The approach trail winds up from a red dirt road and runs a gauntlet of poison oak, emptying high on a scree slope of volcanic rock. There’s a lake on the horizon and columns of lichen-accented basalt looming overhead like organ pipes; something about the afternoon light makes me expect grazing brontosaurus. There aren’t any of those, but for a relic from the past I instead end up climbing next to some dude I met once on an ancient Internet date. Neither of us says anything, of course.

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Getting there.

Both climbing and dating are things I previously believed I could learn to enjoy by diligence and repetition. Having grown bored and skeptical of this I wonder now, why not simply do things that are pleasant from the get-go? To find out, I brunch lavishly on French toast and biscuits on the porch of the Jamestown Hotel and then, instead of climbing, ride my bike. Not far, and real easy—in a place that’s new and warm and blowing up with flowers.

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Sun’s out, tongue’s out.

August, etc.

The compulsive weekend recapping has suffered badly in the past few months from my Monday-Friday. Some remedial study:

Desolation Wilderness, 8/1–8/2

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This is where I go for perspective.

We encounter three stoked bros hiking with what appears to be a baby Bisson Friche. It’s puttering gamely along with its paws encased in duct tape. “She’s great!” the first guy tells us, beaming. “She’s totally doing it!”

We set up camp on the slabs and make tiramisu from instant custard and a packet of biscuits. We’re licking the chocolate from the pie tins as the sky bleeds sunset onto the surface of the lake. All this for barely five miles’ walk! My guilt is overridden by joy for being back in the mountains, possible on my busted foot only because the rest of the group carried all that food. I could kiss them, I think, I’m so grateful; I could kiss the ground. When no one’s watching I put my lips to the granite.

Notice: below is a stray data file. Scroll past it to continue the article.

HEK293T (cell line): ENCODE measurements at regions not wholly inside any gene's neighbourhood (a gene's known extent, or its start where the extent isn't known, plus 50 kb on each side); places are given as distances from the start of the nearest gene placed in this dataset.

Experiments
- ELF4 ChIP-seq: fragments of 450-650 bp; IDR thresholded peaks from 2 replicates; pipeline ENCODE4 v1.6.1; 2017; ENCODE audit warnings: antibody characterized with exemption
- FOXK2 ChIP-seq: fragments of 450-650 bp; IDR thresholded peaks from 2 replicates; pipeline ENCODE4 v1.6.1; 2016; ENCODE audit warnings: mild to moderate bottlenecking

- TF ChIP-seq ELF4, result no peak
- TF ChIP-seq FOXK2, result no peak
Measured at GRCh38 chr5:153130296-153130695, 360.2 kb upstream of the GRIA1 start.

Taller types at sunset.

Tahoe, 8/228/23

Technically I met Matt and Cora on Craigslist, when they bought my first motorcycle—completely inoperable at the time. We’ve never mountain biked together before, so I have to appreciate that they’re willing to gamble on my word again in revising the trip itinerary from lakeside beers to several hours of climbing, no engine.

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An older friend.

“I promise it ran fine before it was broken,” I said then, of the crippled Ninja. Of the trail now I’m making similarly dubious assertions. “It’s pretty terrible, to be honest. But trust me, it’s going to be great!”

Tuolumne, 8/298/30

This trip is an experiment to see if my foot works well enough to climb outside. It doesn’t, and so instead I walk a long way in order to recall, with the proper respect, that not so long ago I couldn’t manage even that.

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Giddy Muir quote here.